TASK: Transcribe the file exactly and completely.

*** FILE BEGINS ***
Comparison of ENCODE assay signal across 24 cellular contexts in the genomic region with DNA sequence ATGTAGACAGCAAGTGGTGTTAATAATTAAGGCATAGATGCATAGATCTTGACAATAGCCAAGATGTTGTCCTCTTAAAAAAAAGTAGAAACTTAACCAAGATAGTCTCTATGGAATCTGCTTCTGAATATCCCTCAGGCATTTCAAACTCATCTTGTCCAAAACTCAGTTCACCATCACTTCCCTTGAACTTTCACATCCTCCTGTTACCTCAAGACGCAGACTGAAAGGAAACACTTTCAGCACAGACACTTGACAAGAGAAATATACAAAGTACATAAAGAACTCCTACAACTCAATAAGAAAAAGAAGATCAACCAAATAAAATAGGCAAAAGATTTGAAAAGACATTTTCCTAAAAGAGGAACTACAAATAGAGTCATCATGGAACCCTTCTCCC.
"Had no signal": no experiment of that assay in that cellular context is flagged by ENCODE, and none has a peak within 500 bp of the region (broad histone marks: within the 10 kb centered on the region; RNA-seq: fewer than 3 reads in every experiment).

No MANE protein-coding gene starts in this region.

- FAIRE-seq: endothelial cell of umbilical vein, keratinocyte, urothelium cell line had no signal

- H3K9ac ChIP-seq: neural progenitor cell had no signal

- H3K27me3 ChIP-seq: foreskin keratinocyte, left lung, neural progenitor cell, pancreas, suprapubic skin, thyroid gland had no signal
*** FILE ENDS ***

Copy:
Comparison of ENCODE assay signal across 24 cellular contexts in the genomic region with DNA sequence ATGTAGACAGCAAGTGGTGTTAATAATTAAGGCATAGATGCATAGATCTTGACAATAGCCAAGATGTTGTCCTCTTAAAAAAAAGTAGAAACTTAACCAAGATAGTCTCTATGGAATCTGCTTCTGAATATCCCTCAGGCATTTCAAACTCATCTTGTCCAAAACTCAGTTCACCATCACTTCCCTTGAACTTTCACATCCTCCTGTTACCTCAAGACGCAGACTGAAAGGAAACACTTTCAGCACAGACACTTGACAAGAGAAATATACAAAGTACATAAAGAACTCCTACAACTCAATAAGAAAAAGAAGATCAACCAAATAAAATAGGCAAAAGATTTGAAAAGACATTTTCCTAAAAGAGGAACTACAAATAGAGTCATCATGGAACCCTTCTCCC.
"Had no signal": no experiment of that assay in that cellular context is flagged by ENCODE, and none has a peak within 500 bp of the region (broad histone marks: within the 10 kb centered on the region; RNA-seq: fewer than 3 reads in every experiment).

No MANE protein-coding gene starts in this region.

- FAIRE-seq: endothelial cell of umbilical vein, keratinocyte, urothelium cell line had no signal

- H3K9ac ChIP-seq: neural progenitor cell had no signal

- H3K27me3 ChIP-seq: foreskin keratinocyte, left lung, neural progenitor cell, pancreas, suprapubic skin, thyroid gland had no signal